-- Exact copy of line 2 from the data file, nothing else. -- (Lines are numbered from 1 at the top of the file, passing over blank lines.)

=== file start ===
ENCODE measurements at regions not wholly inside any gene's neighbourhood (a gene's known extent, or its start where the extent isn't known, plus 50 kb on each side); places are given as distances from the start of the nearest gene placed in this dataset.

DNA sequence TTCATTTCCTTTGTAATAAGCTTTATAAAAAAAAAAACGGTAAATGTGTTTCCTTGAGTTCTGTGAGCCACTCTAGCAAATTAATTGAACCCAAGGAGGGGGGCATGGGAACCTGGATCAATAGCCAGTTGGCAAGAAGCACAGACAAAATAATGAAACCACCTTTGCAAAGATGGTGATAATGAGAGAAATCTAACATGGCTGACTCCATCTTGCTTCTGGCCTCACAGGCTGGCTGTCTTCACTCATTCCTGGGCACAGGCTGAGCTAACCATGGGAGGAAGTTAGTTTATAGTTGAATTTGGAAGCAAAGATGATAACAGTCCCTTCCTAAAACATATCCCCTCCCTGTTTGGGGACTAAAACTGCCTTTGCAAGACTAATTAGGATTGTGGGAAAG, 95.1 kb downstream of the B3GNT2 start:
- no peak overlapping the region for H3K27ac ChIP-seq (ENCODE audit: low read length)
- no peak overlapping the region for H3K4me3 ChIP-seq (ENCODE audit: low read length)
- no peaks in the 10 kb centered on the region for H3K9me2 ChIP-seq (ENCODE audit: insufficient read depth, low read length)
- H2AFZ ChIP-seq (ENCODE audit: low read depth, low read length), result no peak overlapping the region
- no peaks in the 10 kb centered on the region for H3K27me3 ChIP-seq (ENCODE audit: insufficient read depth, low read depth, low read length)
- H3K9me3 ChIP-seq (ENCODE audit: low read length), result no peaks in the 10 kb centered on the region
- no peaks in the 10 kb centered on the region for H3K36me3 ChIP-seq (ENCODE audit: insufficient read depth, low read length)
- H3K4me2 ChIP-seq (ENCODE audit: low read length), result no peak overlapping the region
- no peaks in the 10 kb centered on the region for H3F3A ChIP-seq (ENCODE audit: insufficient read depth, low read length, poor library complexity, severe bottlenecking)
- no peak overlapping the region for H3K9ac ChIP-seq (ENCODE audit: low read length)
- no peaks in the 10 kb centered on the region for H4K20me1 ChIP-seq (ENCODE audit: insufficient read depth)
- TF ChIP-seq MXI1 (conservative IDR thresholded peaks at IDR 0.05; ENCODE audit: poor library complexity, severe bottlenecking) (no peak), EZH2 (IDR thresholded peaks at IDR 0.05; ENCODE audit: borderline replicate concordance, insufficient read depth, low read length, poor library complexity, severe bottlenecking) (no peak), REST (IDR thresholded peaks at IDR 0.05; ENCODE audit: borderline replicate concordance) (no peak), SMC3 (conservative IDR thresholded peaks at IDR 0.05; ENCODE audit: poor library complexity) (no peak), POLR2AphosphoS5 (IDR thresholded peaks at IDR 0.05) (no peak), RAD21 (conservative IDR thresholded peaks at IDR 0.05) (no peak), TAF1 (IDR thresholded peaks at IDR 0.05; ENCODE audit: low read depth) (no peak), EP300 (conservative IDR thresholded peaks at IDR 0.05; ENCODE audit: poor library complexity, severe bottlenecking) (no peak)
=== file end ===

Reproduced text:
DNA sequence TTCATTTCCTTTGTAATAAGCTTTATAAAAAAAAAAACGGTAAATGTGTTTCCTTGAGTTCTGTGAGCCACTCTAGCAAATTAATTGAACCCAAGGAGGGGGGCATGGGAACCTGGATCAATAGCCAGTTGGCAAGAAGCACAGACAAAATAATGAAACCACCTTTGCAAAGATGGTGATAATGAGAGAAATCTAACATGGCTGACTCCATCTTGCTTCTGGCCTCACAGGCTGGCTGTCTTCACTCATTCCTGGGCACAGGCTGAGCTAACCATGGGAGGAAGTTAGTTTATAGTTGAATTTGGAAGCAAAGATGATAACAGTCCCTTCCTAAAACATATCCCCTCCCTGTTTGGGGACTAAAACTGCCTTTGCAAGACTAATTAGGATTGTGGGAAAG, 95.1 kb downstream of the B3GNT2 start: